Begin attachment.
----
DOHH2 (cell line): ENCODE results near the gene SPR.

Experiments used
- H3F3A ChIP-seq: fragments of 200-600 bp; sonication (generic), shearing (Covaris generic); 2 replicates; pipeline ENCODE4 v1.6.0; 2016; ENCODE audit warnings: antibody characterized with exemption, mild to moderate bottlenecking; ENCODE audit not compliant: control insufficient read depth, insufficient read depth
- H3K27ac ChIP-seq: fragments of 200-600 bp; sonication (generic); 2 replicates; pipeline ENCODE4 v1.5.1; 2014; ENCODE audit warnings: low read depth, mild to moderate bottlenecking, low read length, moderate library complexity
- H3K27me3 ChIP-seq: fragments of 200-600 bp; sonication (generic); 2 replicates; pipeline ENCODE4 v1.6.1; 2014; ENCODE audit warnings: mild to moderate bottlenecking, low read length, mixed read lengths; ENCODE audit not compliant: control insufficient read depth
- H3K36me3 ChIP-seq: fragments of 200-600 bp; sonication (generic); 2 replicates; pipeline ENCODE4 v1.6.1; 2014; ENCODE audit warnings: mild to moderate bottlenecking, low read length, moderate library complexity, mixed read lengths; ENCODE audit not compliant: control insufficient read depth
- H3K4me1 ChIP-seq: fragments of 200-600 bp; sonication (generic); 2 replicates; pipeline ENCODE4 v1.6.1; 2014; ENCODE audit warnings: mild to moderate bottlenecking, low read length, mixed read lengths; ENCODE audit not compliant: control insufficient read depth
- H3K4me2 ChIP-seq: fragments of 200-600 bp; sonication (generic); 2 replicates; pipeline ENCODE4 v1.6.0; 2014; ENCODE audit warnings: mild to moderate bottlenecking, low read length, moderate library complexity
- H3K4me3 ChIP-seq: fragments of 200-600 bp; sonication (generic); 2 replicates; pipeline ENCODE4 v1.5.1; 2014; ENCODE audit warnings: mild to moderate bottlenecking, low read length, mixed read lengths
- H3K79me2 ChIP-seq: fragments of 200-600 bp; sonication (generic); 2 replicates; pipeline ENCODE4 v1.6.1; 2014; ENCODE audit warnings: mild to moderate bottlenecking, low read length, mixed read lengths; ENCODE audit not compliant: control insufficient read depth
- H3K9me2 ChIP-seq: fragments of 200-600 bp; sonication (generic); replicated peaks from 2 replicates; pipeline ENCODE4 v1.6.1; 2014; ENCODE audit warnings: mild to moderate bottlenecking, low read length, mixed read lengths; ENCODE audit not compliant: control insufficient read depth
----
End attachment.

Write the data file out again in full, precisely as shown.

DOHH2 (cell line): ENCODE results near the gene SPR.

Experiments used
- H3F3A ChIP-seq: fragments of 200-600 bp; sonication (generic), shearing (Covaris generic); 2 replicates; pipeline ENCODE4 v1.6.0; 2016; ENCODE audit warnings: antibody characterized with exemption, mild to moderate bottlenecking; ENCODE audit not compliant: control insufficient read depth, insufficient read depth
- H3K27ac ChIP-seq: fragments of 200-600 bp; sonication (generic); 2 replicates; pipeline ENCODE4 v1.5.1; 2014; ENCODE audit warnings: low read depth, mild to moderate bottlenecking, low read length, moderate library complexity
- H3K27me3 ChIP-seq: fragments of 200-600 bp; sonication (generic); 2 replicates; pipeline ENCODE4 v1.6.1; 2014; ENCODE audit warnings: mild to moderate bottlenecking, low read length, mixed read lengths; ENCODE audit not compliant: control insufficient read depth
- H3K36me3 ChIP-seq: fragments of 200-600 bp; sonication (generic); 2 replicates; pipeline ENCODE4 v1.6.1; 2014; ENCODE audit warnings: mild to moderate bottlenecking, low read length, moderate library complexity, mixed read lengths; ENCODE audit not compliant: control insufficient read depth
- H3K4me1 ChIP-seq: fragments of 200-600 bp; sonication (generic); 2 replicates; pipeline ENCODE4 v1.6.1; 2014; ENCODE audit warnings: mild to moderate bottlenecking, low read length, mixed read lengths; ENCODE audit not compliant: control insufficient read depth
- H3K4me2 ChIP-seq: fragments of 200-600 bp; sonication (generic); 2 replicates; pipeline ENCODE4 v1.6.0; 2014; ENCODE audit warnings: mild to moderate bottlenecking, low read length, moderate library complexity
- H3K4me3 ChIP-seq: fragments of 200-600 bp; sonication (generic); 2 replicates; pipeline ENCODE4 v1.5.1; 2014; ENCODE audit warnings: mild to moderate bottlenecking, low read length, mixed read lengths
- H3K79me2 ChIP-seq: fragments of 200-600 bp; sonication (generic); 2 replicates; pipeline ENCODE4 v1.6.1; 2014; ENCODE audit warnings: mild to moderate bottlenecking, low read length, mixed read lengths; ENCODE audit not compliant: control insufficient read depth
- H3K9me2 ChIP-seq: fragments of 200-600 bp; sonication (generic); replicated peaks from 2 replicates; pipeline ENCODE4 v1.6.1; 2014; ENCODE audit warnings: mild to moderate bottlenecking, low read length, mixed read lengths; ENCODE audit not compliant: control insufficient read depth